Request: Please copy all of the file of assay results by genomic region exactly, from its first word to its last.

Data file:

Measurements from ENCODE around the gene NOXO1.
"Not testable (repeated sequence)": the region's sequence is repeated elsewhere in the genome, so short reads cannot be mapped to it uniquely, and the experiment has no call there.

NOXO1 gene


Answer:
Measurements from ENCODE around the gene NOXO1.
"Not testable (repeated sequence)": the region's sequence is repeated elsewhere in the genome, so short reads cannot be mapped to it uniquely, and the experiment has no call there.

NOXO1 gene